Alps snow: at least 13 killed in brutal winter storms sweeping Europe as wild weather set to continue

Parts of Austria and southern Germany remain in the grip of deadly winter weather that has claimed the lives of at least 16 people across Europe.

Photo: Evening Standard

 

Heavy snowfall continued in both countries Thursday as several places were cut off and the bad weather expected to last at least another day.

Austrian police said that a 16-year-old boy from Australia was killed in an avalanche in St. Anton am Arlberg as he was skiing with his family on Wednesday.

In neighboring Slovakia, the mountain rescue service said a 37-year-old Slovak man was killed by an avalanche in the Mala Fatra mountains.

Several railway lines in the Alps were closed because of the snow, while trucks and cars were stuck for hours on a highway in southwestern Germany and schools closed in parts of Bavaria.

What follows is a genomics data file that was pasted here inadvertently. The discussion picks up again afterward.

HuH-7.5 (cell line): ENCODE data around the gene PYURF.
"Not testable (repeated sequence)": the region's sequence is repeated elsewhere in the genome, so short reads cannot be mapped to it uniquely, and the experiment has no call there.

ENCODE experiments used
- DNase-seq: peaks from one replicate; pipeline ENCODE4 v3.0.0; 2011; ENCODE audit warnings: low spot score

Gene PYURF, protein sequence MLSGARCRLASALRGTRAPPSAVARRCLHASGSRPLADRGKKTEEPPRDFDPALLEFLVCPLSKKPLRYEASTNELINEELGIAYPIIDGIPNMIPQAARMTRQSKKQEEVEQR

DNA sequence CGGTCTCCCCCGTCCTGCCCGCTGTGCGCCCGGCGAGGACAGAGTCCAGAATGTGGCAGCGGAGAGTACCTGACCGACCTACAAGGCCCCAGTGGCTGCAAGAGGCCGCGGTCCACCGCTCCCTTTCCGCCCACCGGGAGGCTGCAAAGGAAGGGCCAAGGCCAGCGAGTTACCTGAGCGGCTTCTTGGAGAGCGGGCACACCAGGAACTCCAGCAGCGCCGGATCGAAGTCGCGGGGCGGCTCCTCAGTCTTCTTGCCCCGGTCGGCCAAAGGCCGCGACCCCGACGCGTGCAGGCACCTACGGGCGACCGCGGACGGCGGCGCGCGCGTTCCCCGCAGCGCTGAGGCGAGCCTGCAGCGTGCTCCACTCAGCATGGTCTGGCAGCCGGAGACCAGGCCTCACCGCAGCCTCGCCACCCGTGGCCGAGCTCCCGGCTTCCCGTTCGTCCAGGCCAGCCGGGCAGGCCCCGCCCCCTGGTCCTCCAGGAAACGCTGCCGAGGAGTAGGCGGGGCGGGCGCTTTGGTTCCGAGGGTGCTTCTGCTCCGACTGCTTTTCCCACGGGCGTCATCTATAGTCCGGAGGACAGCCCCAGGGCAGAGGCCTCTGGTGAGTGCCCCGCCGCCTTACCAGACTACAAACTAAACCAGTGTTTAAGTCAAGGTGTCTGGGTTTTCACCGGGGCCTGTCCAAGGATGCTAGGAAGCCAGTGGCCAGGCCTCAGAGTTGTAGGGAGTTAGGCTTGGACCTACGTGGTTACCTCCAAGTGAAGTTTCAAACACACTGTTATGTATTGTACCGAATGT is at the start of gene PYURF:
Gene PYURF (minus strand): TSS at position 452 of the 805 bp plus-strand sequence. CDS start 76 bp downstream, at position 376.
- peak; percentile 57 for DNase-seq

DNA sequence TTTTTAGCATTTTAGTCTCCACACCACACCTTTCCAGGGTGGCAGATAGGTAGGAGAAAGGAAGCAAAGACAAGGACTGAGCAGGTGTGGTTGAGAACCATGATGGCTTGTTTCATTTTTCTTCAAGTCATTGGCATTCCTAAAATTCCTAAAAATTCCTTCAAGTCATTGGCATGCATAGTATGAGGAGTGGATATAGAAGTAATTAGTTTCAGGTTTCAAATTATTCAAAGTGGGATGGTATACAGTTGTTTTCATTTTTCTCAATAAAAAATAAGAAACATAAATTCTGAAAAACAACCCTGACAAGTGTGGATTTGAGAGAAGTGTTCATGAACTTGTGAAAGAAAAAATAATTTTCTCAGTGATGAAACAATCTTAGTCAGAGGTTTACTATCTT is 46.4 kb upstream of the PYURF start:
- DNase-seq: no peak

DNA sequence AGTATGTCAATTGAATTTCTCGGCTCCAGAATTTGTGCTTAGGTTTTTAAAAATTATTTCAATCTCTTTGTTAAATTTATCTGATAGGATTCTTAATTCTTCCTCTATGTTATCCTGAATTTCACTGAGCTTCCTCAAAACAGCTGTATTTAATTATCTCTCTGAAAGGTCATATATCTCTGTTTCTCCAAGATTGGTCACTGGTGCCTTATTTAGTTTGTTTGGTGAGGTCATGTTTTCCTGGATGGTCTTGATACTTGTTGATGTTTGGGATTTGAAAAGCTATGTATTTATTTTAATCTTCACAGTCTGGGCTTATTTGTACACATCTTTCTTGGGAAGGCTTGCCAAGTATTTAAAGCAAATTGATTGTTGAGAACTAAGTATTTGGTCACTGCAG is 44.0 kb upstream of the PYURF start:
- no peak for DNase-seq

Roads into several places were closed, among them Galtuer in western Austria, where a massive avalanche in 1999 killed 31 people.

Railway workers in Austria were filmed rescuing a chamois, a type of antelope-goat, after it became stuck in a drift of the tracks.

Austrian news agency APA reports there is still a “large to very high” avalanche danger in Salzburg, Upper Austria and Upper Styria.

In the Czech Republic, around 9,000 households were without electricity on Thursday after heavy snow in regions bordering Germany and Austria.

On Norway’s Arctic Svalbard islands, more than 100 people were evacuated as a precaution because of a storm and the risk of avalanches.

The Svalbard archipelago is 800 kilometers (500 miles) north of Norway’s mainland.

Norwegian news agency NTB said 29 dwellings at the foot of the Sukkertoppen mountain were evacuated, and a school, kindergartens, a sports facility and public library closed. In the north of mainland Norway, authorities warned of a risk of avalanches.

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